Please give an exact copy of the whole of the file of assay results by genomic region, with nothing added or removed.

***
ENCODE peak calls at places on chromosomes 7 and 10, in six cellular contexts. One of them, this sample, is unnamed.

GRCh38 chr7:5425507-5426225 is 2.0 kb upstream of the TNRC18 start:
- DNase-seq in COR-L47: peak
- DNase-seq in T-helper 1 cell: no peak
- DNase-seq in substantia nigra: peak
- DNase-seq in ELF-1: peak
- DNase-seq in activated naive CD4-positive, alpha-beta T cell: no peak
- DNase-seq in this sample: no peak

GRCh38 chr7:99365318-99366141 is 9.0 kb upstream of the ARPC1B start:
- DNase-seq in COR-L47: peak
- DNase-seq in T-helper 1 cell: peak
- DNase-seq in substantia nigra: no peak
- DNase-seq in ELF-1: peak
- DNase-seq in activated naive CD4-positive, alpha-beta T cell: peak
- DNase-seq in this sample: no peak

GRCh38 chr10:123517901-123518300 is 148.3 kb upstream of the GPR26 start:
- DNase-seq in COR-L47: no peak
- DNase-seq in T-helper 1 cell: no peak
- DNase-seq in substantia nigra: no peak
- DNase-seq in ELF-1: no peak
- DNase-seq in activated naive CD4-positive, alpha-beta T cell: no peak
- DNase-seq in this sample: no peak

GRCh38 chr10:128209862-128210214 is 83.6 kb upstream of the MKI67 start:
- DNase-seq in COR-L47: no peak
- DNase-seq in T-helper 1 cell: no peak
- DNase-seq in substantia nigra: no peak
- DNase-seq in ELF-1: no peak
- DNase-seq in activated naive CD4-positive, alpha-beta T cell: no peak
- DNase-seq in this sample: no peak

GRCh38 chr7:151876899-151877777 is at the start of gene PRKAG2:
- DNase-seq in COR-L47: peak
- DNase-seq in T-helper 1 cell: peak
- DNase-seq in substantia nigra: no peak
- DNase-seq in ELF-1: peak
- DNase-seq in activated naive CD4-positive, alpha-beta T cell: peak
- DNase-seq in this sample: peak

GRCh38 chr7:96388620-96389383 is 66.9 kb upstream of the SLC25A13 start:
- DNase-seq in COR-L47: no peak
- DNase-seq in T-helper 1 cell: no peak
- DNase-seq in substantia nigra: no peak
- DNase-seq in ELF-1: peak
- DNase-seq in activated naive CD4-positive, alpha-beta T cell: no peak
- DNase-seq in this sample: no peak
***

ENCODE peak calls at places on chromosomes 7 and 10, in six cellular contexts. One of them, this sample, is unnamed.

GRCh38 chr7:5425507-5426225 is 2.0 kb upstream of the TNRC18 start:
- DNase-seq in COR-L47: peak
- DNase-seq in T-helper 1 cell: no peak
- DNase-seq in substantia nigra: peak
- DNase-seq in ELF-1: peak
- DNase-seq in activated naive CD4-positive, alpha-beta T cell: no peak
- DNase-seq in this sample: no peak

GRCh38 chr7:99365318-99366141 is 9.0 kb upstream of the ARPC1B start:
- DNase-seq in COR-L47: peak
- DNase-seq in T-helper 1 cell: peak
- DNase-seq in substantia nigra: no peak
- DNase-seq in ELF-1: peak
- DNase-seq in activated naive CD4-positive, alpha-beta T cell: peak
- DNase-seq in this sample: no peak

GRCh38 chr10:123517901-123518300 is 148.3 kb upstream of the GPR26 start:
- DNase-seq in COR-L47: no peak
- DNase-seq in T-helper 1 cell: no peak
- DNase-seq in substantia nigra: no peak
- DNase-seq in ELF-1: no peak
- DNase-seq in activated naive CD4-positive, alpha-beta T cell: no peak
- DNase-seq in this sample: no peak

GRCh38 chr10:128209862-128210214 is 83.6 kb upstream of the MKI67 start:
- DNase-seq in COR-L47: no peak
- DNase-seq in T-helper 1 cell: no peak
- DNase-seq in substantia nigra: no peak
- DNase-seq in ELF-1: no peak
- DNase-seq in activated naive CD4-positive, alpha-beta T cell: no peak
- DNase-seq in this sample: no peak

GRCh38 chr7:151876899-151877777 is at the start of gene PRKAG2:
- DNase-seq in COR-L47: peak
- DNase-seq in T-helper 1 cell: peak
- DNase-seq in substantia nigra: no peak
- DNase-seq in ELF-1: peak
- DNase-seq in activated naive CD4-positive, alpha-beta T cell: peak
- DNase-seq in this sample: peak

GRCh38 chr7:96388620-96389383 is 66.9 kb upstream of the SLC25A13 start:
- DNase-seq in COR-L47: no peak
- DNase-seq in T-helper 1 cell: no peak
- DNase-seq in substantia nigra: no peak
- DNase-seq in ELF-1: peak
- DNase-seq in activated naive CD4-positive, alpha-beta T cell: no peak
- DNase-seq in this sample: no peak